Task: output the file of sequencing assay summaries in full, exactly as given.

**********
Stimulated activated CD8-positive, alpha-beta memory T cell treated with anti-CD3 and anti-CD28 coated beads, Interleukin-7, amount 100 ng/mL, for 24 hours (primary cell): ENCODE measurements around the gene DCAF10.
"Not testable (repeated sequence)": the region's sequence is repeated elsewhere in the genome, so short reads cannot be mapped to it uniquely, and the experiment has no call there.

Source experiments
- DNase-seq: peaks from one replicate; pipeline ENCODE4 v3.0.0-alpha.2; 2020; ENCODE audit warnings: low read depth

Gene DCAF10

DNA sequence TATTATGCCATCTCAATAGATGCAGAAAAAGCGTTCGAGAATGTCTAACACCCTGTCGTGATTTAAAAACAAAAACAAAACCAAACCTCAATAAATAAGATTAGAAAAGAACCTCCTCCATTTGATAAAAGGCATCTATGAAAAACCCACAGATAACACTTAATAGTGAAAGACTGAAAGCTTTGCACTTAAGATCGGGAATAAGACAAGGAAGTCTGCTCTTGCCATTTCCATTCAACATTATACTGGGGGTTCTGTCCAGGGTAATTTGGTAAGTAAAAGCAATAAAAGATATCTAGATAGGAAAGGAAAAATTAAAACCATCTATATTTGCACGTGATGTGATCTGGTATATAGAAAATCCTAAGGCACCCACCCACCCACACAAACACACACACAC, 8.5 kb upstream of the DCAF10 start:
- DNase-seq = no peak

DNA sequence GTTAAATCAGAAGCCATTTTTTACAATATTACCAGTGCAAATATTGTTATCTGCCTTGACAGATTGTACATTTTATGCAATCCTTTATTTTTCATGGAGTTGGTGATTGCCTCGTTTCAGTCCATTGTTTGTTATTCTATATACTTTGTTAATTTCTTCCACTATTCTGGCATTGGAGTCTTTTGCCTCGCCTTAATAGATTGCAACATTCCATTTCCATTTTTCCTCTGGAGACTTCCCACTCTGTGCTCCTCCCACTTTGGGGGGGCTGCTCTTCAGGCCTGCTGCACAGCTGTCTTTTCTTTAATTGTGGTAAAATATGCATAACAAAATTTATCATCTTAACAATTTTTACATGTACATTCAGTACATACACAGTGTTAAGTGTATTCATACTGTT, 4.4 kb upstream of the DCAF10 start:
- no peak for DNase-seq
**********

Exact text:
Stimulated activated CD8-positive, alpha-beta memory T cell treated with anti-CD3 and anti-CD28 coated beads, Interleukin-7, amount 100 ng/mL, for 24 hours (primary cell): ENCODE measurements around the gene DCAF10.
"Not testable (repeated sequence)": the region's sequence is repeated elsewhere in the genome, so short reads cannot be mapped to it uniquely, and the experiment has no call there.

Source experiments
- DNase-seq: peaks from one replicate; pipeline ENCODE4 v3.0.0-alpha.2; 2020; ENCODE audit warnings: low read depth

Gene DCAF10

DNA sequence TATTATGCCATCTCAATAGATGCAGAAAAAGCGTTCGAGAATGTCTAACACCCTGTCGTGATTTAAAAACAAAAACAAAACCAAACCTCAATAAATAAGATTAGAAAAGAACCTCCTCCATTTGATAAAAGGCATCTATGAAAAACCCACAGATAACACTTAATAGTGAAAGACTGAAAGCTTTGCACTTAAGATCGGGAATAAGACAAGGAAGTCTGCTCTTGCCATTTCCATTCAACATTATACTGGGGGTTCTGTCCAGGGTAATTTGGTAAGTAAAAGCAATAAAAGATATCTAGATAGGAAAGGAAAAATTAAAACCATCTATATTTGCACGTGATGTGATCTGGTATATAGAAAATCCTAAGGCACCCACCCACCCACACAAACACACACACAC, 8.5 kb upstream of the DCAF10 start:
- DNase-seq = no peak

DNA sequence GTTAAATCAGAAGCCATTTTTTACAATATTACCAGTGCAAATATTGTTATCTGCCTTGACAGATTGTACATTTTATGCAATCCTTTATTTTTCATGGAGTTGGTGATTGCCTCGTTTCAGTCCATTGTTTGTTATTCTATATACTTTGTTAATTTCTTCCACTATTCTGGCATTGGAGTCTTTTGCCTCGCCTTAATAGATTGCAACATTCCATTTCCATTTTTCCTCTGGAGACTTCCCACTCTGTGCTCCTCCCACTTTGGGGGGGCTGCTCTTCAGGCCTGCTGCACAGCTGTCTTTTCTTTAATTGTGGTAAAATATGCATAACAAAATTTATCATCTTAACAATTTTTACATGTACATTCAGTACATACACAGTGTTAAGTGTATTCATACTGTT, 4.4 kb upstream of the DCAF10 start:
- no peak for DNase-seq